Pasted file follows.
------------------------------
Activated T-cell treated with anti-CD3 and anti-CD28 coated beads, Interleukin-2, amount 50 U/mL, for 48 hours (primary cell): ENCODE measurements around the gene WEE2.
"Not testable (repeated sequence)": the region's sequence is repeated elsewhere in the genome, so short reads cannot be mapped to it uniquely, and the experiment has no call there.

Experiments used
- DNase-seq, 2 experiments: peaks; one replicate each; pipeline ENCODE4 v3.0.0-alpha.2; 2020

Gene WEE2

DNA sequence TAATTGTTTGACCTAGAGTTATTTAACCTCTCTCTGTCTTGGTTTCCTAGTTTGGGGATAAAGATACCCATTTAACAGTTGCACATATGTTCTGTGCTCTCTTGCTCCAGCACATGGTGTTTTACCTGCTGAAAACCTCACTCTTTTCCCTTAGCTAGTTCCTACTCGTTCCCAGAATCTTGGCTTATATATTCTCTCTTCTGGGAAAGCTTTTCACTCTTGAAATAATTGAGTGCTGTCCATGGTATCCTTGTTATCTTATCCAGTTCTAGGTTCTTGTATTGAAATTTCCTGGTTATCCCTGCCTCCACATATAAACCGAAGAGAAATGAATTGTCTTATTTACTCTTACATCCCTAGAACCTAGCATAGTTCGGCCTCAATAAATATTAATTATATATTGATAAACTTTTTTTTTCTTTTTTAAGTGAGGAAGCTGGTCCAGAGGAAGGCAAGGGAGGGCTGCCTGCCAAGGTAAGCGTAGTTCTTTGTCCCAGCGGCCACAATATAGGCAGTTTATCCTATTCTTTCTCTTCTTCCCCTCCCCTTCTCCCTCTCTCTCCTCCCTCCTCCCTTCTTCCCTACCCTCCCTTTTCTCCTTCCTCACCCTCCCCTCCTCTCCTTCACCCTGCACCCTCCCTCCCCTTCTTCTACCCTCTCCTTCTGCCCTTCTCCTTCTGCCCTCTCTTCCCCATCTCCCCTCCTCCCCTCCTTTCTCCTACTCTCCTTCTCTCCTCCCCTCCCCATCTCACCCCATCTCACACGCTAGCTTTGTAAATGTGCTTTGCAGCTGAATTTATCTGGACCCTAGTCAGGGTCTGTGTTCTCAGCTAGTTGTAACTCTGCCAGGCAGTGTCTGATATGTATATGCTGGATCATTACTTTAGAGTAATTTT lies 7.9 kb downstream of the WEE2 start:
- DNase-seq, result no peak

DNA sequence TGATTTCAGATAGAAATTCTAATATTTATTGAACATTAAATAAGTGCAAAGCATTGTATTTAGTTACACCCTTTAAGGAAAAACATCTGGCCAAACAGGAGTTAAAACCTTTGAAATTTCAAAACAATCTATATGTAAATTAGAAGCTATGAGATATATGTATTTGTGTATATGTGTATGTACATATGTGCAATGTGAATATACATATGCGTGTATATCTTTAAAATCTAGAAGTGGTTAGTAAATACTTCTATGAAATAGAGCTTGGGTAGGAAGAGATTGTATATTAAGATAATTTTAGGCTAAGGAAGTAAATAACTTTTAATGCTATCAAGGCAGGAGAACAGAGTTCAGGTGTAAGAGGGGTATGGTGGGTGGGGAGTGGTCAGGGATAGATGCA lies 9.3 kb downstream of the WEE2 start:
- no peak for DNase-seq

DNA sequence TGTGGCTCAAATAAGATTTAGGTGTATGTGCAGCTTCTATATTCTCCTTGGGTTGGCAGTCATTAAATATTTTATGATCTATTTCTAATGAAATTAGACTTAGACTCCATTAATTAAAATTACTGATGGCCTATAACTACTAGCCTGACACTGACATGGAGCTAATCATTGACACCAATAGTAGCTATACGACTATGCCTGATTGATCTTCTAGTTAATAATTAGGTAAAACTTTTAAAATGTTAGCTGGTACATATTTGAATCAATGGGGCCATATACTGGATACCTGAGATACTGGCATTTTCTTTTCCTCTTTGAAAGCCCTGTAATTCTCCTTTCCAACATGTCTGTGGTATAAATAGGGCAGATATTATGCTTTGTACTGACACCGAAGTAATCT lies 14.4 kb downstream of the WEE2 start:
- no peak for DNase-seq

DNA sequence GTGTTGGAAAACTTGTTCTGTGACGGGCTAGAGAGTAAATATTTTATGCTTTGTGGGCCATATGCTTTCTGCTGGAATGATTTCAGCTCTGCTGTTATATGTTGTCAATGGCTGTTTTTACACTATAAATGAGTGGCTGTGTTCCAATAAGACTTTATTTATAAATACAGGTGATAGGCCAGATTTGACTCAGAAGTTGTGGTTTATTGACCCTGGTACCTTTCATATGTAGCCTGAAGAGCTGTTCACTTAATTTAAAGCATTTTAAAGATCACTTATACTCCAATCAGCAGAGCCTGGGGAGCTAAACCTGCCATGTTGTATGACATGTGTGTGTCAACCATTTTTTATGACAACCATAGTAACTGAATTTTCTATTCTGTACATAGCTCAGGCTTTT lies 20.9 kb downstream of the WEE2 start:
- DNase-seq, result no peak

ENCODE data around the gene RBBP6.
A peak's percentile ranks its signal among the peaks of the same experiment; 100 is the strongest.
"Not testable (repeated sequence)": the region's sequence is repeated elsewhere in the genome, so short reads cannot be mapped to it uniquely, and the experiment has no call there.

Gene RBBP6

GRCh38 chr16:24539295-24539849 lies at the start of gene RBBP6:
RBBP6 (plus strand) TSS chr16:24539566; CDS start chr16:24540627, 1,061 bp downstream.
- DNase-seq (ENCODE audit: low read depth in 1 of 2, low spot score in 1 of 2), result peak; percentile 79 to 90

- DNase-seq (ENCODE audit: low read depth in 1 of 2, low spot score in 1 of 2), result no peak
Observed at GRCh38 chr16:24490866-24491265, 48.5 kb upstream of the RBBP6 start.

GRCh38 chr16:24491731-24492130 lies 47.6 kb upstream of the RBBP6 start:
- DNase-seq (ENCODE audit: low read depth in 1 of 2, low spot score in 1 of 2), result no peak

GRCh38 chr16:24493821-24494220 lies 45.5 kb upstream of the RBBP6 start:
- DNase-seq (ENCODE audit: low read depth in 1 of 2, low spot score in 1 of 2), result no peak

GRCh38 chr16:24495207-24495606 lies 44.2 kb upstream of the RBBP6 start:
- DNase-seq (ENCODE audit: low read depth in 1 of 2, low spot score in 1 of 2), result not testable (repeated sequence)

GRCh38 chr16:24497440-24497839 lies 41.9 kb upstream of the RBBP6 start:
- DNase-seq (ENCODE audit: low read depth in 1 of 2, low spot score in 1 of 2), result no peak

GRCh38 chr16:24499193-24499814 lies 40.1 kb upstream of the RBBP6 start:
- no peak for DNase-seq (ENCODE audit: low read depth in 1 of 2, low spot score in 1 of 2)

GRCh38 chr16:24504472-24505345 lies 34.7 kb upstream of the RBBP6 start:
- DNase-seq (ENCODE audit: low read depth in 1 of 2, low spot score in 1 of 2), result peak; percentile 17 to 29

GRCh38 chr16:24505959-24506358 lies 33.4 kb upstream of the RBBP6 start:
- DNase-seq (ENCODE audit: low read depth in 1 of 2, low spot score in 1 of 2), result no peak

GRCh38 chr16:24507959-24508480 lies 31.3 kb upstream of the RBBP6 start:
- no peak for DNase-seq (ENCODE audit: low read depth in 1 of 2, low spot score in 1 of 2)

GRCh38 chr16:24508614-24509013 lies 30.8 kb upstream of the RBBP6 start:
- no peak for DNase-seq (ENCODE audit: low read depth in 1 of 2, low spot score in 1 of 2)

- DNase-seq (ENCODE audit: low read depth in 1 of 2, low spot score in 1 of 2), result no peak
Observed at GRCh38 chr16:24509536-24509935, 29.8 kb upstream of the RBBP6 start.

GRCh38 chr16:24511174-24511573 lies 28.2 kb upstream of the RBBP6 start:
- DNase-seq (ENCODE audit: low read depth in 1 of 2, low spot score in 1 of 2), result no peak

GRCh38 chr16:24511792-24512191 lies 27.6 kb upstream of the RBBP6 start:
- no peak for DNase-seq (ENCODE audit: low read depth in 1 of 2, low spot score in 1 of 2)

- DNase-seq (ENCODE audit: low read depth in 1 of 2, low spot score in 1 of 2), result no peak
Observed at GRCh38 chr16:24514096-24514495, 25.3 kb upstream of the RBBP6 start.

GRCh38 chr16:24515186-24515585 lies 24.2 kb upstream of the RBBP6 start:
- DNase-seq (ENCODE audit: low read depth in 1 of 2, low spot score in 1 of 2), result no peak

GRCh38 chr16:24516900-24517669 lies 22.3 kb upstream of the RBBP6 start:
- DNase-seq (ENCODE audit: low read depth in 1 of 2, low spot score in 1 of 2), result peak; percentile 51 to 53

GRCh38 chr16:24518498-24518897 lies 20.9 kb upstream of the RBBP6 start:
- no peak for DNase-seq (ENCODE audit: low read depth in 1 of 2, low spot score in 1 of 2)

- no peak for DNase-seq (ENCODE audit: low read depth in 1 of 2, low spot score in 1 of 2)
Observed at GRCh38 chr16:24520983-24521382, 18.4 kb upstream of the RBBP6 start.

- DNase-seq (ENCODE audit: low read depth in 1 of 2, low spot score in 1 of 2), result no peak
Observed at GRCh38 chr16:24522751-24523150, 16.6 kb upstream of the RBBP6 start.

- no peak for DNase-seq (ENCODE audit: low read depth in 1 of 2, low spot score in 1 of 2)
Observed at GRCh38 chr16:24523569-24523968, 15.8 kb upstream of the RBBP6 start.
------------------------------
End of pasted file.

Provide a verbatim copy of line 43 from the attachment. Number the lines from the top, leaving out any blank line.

GRCh38 chr16:24511174-24511573 lies 28.2 kb upstream of the RBBP6 start: